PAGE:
I've written 3 earlier blogs about mood. This paper, which I wrote a few years ago, draws together many of the themes about mood and coaching.
“Mood always has its understanding ... Understanding always has its mood” 1(p182)
Practitioners who come to coaching from a counselling and psychotherapy background tend to have a significance advantage over those without such a background. They are usually more ready to pay attention to, and work with, the emotional aspects of what the client brings. This enables them to work at more depth, to address the “inner” as well as “outer” game2, often to great effect, because of the fundamental significance of emotion to the issues they bring.
As a therapist and subsequently as a coach I often had a sense of ‘job done’ when the client came to understand their emotional involvement in creating, maintaining and changing their situation. For example a client tells me that the first time he saw his new CEO he thought “there’s my dad” and with that thought can a range of powerful feelings. Here we have what seems like a classic example of transference, and the client and I did some good work on this basis, working through the strong reactions he was having to the CEO in terms of his own personal history. So job done?
Well no, I think its more ‘job half done.’ There is no doubt that his emotional reactions to the CEO are his, but I also believe they are not just personal, they are also telling him something about the situation. For my client the job was more fully done when we also explored what his feelings might be saying about that situation, including the impact of the CEO on the culture and dynamics of the organisation. From this perspective emotions are a source of ‘intelligence’, in the sense of the ‘intelligence services’ having a deeper understanding of what is going on behind the scenes; a source of understanding not yet available to thinking. So in my practice now I always wonder about both aspects of the client’s emotions – the personal and the situational.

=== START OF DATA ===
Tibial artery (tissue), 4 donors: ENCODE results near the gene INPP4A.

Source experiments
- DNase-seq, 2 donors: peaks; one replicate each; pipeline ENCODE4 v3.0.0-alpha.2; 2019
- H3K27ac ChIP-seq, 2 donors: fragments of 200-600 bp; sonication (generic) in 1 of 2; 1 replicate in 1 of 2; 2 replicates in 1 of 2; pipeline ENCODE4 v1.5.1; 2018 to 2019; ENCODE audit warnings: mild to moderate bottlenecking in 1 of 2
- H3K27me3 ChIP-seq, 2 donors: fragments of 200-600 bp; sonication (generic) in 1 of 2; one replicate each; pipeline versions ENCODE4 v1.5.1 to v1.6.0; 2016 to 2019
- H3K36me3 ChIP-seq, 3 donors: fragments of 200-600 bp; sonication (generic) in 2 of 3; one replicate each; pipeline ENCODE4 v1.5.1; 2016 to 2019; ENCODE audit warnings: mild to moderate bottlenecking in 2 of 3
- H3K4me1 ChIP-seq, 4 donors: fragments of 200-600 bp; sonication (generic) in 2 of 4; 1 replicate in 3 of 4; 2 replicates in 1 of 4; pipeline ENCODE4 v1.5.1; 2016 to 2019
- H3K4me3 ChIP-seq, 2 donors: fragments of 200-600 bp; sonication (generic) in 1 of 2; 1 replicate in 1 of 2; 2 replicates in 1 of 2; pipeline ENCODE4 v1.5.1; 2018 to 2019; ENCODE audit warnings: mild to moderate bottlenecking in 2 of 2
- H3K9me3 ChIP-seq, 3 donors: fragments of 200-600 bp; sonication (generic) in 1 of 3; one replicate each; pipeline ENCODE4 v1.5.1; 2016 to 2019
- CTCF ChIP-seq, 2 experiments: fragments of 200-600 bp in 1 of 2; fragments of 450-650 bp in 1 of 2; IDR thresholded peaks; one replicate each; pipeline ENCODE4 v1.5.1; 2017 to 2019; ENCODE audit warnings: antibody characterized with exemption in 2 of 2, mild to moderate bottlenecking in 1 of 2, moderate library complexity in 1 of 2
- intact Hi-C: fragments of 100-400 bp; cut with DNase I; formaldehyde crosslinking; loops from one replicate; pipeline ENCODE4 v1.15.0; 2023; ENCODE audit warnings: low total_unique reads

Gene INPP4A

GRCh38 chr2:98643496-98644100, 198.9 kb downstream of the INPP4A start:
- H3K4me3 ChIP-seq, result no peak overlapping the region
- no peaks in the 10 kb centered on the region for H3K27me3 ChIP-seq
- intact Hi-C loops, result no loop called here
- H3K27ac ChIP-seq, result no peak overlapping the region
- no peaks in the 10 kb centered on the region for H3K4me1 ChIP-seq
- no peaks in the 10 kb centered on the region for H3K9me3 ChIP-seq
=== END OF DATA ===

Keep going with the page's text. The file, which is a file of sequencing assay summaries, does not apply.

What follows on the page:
The shift in my understanding of emotion came through reading the existential – phenomenological philosophy of Martin Heidegger. He sought to overcome the traditional split in western philosophy between subject and object, a split that is deeply ingrained in our everyday, taken for granted, understanding of ourselves. People are mostly viewed as self-contained individuals confronting an external world which includes other similarly self-contained individuals. In this view emotions exist within the individual and are personal and subjective. There is often a sense that they cannot be trusted and somewhat dangerous. They can well-up and cloud proper judgment, which is based, in western culture at least, on rationality and reason. I regularly see the impact of these attitudes in coach training practice sessions when I encourage coaches to pay attention and work with coachees’ emotions when these are clearly present but not being addressed. The response is often one of anxiety and concern, a sense that it would be somehow dangerous to do so: “Opening Pandora’s box” is a frequently used metaphor, often followed by the challenge “this is coaching not therapy”.
Heidegger had a very different view of emotion. In some extraordinary pages of Being and Time1(pp 172-182) he argued that mood is a fundamental aspect of human existence, phenomenologically an aspect of the total situation, but which we then attribute to an internal state. For example, if I am excited then excitement pervades my experience; the world is an exciting place. Then, without noticing the move we make, we attribute that excitement to an internal state, a personal subjective state separate from the ‘outside’ world.